A journal following the history, design, construction and operation of Bernard Kempinski's O Scale model railroad depicting the U. S. Military Railroad (USMRR) Aquia-Falmouth line in 1863, and other model railroad projects.
©Bernard Kempinski All text and images, except as noted, on this blog are copyrighted by the author and may not be used without permission.

March 15, 2009

Derailment on Feb 6, 1863

There was a flurry of train orders for 6 Feb, 1863 when the Locomotive Fury derailed on a broken rail. According to the message traffic it took three other locos to pull it back on to the track. Here are some of the telegraph messages (some are train orders) from that day. The Victor, Wentz, Osceola and Leach are other USMRR locomotives on the Aquia Line at the time. Note that many messages are addressed, W.W.W. and no it was not an internet URL 150 years ahead of time! W. W. Wright was the railroad superintendent.

Second Visit to National Archives

I found some more good stuff on my second visit including a complete set of employee timetables for the USMRR in Virginia including the O&A, Manassas Gap, Washington and Alexandria, AL&H, and the Falmouth line, though it was for 1864, not 1863.

But I have the train sheets for Falmouth in 1863, so I know what trains actually ran. I photographed all the of the time tables.

I now have copies of about 300 pages of original source text to study, and I only photographed a small fraction of what I saw. I cannot think of another 19th century RR that has as much documentation saved. I saw supply requisitions, telegraph traffic including many, many train orders, dispatchers log books, train sheets, timetables, conductor reports, engine mileage logs, pay slips, lists of materials on hand, depot reports and lots of misc letters about various issues including personal.

One disappointment was I did not have time to read through the all Alexandria Dispatcher logs to see what evidence they had on the car float traffic. And it was too much to photograph (at least on this trip) The handwriting on these was not very legible and it would take several hours to wade through every report looking for clues.

I did not find the dispatchers logs for Aquia. I did find some conductor's reports for trains from Aquia.

They were filed as loose documents, and were time consuming to go through. None of the conductor reports for trains on the Aquia line that I saw (only about 6) listed any foreign road cars, but they did note the road name as a column, so some may have been possible. These were hand written forms, so it was up to the conductor to make the columns when he wrote the report. Sometimes they omitted the column for road name, but usually they did include it, even if all the cars were listed USM. So the issue of foreign road names on the Aquia line is still up for grabs.

The Aquia train orders, in the form of telegraph traffic, I read (I read most of them and photographed about 20) indicated that there were passing sidings at Brooks and Potomac Creek as well as Stonemans and Aquia. May have to do some redesign on the layout to try to incorporate them. Falmouth had a water tank, but not at Stonemans, Potomac Run or Brooks.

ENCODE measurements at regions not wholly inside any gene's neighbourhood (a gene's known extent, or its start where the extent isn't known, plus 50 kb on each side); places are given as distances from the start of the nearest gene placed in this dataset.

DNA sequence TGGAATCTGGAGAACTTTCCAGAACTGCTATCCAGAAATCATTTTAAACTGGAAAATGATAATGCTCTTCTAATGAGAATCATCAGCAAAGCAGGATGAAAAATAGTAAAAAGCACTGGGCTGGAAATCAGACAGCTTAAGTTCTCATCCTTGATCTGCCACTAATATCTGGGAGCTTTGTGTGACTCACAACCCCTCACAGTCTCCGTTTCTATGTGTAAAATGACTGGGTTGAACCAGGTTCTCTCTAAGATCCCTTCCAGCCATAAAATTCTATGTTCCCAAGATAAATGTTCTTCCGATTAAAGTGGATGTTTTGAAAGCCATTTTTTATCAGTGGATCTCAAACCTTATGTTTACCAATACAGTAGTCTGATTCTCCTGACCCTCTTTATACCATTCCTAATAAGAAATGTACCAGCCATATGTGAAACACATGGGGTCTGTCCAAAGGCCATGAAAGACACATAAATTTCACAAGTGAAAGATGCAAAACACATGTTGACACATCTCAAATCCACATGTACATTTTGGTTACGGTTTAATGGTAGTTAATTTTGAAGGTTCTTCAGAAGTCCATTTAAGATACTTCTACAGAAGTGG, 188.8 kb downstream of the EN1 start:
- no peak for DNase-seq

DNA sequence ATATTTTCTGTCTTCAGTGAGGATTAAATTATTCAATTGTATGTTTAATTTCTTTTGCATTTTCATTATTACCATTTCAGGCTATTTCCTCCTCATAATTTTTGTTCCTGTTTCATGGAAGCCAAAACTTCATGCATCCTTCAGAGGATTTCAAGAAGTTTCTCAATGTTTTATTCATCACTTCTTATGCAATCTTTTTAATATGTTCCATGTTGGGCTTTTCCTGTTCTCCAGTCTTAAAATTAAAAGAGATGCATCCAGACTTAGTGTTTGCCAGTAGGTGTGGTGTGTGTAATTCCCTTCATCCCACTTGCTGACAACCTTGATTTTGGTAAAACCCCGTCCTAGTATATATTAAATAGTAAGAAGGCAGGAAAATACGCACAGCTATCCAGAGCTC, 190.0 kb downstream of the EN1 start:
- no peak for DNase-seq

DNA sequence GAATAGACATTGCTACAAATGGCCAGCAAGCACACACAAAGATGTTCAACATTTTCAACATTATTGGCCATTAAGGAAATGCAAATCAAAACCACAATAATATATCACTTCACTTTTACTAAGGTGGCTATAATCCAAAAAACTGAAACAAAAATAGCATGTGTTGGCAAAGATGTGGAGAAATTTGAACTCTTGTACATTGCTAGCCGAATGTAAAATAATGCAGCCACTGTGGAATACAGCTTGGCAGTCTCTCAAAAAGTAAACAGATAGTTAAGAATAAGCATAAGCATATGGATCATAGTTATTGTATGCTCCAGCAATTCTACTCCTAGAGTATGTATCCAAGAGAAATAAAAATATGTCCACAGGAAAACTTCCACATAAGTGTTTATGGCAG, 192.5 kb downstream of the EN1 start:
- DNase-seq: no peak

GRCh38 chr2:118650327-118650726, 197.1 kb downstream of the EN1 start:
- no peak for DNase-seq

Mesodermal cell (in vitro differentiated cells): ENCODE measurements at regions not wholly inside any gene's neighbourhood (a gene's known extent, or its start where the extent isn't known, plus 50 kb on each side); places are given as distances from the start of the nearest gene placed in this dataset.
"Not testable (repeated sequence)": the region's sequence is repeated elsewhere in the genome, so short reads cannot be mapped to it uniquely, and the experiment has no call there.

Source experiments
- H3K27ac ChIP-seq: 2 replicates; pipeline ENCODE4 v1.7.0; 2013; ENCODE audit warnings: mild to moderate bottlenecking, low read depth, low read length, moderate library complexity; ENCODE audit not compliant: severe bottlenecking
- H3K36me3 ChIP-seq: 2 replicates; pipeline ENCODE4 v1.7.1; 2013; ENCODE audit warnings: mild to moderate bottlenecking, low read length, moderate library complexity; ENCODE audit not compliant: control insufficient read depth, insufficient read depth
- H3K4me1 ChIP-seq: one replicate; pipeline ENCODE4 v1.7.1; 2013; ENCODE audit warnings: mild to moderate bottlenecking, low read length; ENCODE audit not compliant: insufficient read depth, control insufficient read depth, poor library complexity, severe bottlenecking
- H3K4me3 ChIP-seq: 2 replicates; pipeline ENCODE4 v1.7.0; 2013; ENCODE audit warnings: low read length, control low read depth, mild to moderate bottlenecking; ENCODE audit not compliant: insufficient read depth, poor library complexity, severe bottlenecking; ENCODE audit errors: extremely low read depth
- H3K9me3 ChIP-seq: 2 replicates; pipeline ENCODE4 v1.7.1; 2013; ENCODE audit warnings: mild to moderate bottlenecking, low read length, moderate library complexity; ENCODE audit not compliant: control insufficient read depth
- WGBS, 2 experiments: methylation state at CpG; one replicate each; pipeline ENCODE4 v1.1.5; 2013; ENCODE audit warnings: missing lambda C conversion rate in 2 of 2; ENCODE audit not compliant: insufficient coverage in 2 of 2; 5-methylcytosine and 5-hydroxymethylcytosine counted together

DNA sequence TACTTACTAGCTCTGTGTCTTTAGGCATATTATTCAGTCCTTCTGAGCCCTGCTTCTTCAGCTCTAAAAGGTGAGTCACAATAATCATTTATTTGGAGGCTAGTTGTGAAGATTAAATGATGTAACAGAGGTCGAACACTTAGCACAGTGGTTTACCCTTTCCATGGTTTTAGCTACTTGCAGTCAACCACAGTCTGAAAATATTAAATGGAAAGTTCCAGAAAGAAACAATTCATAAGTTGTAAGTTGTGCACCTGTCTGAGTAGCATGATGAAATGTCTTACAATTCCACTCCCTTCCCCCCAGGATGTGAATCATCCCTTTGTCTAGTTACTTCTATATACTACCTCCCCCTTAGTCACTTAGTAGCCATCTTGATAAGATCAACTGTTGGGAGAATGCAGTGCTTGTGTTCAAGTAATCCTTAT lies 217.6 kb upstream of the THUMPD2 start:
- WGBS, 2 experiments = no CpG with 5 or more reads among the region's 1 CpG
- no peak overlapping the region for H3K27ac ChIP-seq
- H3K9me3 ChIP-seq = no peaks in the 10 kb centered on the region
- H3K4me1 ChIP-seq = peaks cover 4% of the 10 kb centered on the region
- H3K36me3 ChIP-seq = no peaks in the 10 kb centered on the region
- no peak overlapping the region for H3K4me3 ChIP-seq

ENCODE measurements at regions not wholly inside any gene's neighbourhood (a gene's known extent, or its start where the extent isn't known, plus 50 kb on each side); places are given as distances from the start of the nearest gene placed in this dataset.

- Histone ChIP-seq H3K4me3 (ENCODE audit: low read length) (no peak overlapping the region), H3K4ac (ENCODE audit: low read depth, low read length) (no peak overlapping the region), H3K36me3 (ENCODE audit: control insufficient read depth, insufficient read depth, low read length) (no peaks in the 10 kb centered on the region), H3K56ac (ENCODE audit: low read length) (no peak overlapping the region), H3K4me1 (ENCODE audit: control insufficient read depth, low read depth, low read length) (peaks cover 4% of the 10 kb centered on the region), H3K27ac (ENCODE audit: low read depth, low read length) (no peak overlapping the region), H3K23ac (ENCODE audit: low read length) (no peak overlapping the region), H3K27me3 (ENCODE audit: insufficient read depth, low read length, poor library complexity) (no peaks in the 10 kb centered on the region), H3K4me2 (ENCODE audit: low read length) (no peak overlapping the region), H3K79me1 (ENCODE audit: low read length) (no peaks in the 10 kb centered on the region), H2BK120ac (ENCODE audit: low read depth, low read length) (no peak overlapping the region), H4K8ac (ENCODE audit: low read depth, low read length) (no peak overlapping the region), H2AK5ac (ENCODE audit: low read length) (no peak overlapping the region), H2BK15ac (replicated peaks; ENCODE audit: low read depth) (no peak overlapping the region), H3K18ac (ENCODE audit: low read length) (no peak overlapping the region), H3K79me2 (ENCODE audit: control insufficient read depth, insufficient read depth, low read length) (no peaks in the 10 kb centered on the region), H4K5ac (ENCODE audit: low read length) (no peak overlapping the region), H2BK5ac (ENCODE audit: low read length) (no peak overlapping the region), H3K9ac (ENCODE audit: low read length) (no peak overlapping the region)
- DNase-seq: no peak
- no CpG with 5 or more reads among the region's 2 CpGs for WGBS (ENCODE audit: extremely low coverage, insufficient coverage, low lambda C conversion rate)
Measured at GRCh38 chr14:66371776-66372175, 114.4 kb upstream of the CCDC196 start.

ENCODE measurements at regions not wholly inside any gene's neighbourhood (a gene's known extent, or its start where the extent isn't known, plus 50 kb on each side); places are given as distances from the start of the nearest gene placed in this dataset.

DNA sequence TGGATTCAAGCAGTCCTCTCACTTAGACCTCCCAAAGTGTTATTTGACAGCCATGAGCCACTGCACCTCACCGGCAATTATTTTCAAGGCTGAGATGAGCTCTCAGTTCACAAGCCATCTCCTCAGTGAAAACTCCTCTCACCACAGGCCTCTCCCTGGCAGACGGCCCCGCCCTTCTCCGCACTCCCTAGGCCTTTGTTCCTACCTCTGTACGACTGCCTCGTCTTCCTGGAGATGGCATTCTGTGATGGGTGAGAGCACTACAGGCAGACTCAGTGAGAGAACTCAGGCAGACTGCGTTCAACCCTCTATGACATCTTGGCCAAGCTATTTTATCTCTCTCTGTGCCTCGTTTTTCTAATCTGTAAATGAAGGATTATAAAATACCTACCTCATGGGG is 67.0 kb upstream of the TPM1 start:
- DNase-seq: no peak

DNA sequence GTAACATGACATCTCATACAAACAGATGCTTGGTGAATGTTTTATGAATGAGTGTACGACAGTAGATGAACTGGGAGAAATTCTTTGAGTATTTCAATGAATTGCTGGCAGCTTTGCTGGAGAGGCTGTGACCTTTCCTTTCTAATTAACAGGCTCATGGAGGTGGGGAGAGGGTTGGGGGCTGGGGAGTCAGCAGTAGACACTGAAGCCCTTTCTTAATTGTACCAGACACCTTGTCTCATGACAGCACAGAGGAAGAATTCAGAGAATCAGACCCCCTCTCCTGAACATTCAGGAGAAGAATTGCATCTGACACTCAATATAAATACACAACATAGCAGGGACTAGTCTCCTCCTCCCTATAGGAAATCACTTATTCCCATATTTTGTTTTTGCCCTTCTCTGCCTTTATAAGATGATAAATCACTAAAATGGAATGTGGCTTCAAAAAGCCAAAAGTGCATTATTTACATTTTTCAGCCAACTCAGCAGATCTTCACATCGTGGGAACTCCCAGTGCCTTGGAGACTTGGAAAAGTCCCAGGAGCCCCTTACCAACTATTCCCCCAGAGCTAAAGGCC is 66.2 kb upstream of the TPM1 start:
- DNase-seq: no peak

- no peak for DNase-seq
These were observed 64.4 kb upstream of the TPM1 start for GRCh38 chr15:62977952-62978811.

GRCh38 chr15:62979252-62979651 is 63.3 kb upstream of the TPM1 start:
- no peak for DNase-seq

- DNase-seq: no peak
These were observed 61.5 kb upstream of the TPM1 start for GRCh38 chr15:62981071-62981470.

There were several train orders that called for second sections (also sometimes they called them extras in the train orders) to display red flags. There were also several train orders rescinding the need to show red signals, for example this train order. The train sheets show annotations for extras as well as second or third sections. I need to study these more carefully to try to understand the how it worked. This message seems to imply that a train carrying red signals means an extra is following it. This is not in accordance with more modern practice where red signals marked the end of a train (for more on modern practices see here or here.)

All of the locos on the Aquia line were named, not numbered. I have been compiling a list of what locos were present based on what showed on the the train sheets or train orders.
Lots of cool details like these are coming to light thanks to this research.

The process the National Archive uses is a bit cumbersome. You can't just pop in and browse, but it is in the interest of protecting these rare documents. I'll summarize the process here so if you come to town to do research you will hopefully be more efficient.

I've been both to the downtown and College Park archives. The procedures are similar. The photos are at College Park while the text records seem to be downtown.

The first step is learn when they are open and plan around those hours. While you can look at materials during open hours, the researchers only make "pulls" from the archives every two hours starting at 10:30 and the last at 3:30PM (check their website for actual hours).

You will need a researcher's card to get access to docs. This is a 15 minute process as they make you read a powerpoint presentation about their rules and procedures. Then they take your picture and give you a card. Really not that big a deal, but if you are playing the clock close, you need to plan that in. The card is good for 1 year.

To find material you search through their indexes. For military records you go to the downtown bldg, first floor room G28 IRRC. The staff are very helpful. The USMRR records are in record group 92, part of the quartermaster records.

To get them to pull materials for you, you fill out a request. This is a paper slip that lists record groups and entry number. You'll get that info from the index. You submit your requests. The staff will help you cull the material requests to a manageable amount in case you ask for too much.